In his race for the city’s top job, O’Leary obtained key endorsements from Democratic Gov. Dannel P. Malloy and the Waterbury Republican-American, the city’s best-known newspaper. Malloy arrived at O’Leary’s headquarters for the celebration that included Lt. Gov. Nancy Wyman, U.S. Rep. Chris Murphy of Cheshire, and House Speaker Christopher Donovan of Meriden, who is running in 2012 for Murphy’s seat in Congress.
Malloy’s senior adviser, Roy Occhiogrosso, said Malloy had worked for a series of victorious candidates.
“The governor campaigned for them, worked for them,’’ Occhiogrosso said. “It’s a good night for Democrats and a good night for Governor Malloy. Give Governor Malloy the credit he deserves.’’
A key problem for Jarjura was that he clearly ruffled some feathers in his hometown last year when he ran at various times for governor, lieutenant governor, attorney general and, finally, state comptroller. That gave voters the impression he wanted to be anything but the mayor of Waterbury. He disputed that notion as he shook hands with voters Tuesday outside a polling place.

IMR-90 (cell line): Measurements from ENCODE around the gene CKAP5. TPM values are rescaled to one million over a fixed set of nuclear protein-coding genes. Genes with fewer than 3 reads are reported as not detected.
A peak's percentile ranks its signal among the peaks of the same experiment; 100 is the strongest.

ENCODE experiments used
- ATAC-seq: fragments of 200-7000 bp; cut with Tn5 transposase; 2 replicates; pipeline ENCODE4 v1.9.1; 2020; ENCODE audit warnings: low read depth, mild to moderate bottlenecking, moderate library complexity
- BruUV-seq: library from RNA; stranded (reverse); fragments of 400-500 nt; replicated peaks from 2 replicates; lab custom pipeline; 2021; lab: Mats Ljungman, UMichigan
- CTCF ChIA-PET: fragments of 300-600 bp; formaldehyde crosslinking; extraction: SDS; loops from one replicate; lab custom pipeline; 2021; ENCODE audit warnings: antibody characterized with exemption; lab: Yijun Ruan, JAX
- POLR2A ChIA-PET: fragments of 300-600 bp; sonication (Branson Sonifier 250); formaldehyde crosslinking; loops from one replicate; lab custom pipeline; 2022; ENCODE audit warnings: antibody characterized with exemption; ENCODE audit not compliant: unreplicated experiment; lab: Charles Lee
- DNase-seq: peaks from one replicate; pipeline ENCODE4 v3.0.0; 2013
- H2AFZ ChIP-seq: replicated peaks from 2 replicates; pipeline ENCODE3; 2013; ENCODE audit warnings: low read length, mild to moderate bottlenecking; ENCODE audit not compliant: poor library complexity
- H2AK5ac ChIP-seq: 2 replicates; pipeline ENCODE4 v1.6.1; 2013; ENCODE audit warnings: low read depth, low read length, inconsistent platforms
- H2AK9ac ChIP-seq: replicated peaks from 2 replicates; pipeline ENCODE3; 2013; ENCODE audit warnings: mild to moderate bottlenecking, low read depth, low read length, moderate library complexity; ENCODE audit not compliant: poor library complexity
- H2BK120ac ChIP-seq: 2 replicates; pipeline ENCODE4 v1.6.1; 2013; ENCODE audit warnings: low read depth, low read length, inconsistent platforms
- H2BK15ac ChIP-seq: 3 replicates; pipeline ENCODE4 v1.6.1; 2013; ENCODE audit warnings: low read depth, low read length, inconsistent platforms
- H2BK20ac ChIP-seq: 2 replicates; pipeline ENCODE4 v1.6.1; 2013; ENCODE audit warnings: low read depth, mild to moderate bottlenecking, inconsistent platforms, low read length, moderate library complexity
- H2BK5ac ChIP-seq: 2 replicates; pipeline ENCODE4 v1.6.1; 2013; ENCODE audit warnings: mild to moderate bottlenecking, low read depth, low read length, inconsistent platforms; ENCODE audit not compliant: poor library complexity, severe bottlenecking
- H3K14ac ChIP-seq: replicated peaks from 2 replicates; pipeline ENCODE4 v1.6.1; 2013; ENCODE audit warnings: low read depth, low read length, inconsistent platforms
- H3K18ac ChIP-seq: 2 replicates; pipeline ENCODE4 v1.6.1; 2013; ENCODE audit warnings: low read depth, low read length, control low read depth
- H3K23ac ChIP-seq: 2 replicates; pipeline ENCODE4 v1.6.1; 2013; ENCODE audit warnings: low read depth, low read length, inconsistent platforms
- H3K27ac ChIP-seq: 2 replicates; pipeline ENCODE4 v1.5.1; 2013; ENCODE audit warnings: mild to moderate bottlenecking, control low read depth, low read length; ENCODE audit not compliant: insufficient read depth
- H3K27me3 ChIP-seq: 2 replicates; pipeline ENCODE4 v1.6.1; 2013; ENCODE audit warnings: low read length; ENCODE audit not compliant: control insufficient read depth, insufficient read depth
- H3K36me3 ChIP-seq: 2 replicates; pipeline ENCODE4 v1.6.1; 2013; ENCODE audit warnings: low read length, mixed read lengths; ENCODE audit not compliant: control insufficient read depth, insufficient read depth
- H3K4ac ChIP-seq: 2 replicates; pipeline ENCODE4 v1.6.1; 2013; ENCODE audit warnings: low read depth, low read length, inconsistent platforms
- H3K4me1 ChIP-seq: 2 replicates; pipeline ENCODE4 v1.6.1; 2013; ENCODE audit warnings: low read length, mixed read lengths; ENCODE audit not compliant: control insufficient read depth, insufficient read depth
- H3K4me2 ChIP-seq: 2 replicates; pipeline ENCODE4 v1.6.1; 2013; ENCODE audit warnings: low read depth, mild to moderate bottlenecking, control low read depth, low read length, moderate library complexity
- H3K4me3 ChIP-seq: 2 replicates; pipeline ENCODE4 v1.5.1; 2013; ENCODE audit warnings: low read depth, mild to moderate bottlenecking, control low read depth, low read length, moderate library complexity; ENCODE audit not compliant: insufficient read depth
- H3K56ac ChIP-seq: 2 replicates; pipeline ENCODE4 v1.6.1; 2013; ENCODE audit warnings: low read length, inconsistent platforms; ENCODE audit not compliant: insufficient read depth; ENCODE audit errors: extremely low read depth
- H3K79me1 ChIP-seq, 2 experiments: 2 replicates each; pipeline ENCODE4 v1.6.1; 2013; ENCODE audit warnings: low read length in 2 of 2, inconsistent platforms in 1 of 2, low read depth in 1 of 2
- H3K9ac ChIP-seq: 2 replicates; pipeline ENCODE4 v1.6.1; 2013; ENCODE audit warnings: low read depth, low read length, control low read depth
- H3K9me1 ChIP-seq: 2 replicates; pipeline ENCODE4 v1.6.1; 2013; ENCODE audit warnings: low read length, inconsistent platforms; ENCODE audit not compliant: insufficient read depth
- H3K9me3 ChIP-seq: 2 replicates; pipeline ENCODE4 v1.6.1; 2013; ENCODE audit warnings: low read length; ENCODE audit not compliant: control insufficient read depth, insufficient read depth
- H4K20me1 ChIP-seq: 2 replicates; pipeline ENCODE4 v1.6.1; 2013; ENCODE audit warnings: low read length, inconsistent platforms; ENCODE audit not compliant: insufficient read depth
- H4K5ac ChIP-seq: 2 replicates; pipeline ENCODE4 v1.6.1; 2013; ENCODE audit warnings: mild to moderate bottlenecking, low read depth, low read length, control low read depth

“At the end of the day, people know the hard work I’ve done for the city of Waterbury,’’ Jarjura said.
His opponents “couldn’t refute the record of 10 balanced budgets and restoring the city’s finances,’’ he said. “There’s no aspect of this city that has not been improved.’’
After serving as mayor for the past 10 years and winning five elections to the state legislature before that, Jarjura said the latest campaign was “one of the ugliest’’ of his career. He noted that Waterbury’s unemployment rate of 14 percent is “still obviously unacceptable,’’ but he said it was an improvement from the 16 percent rate one year ago.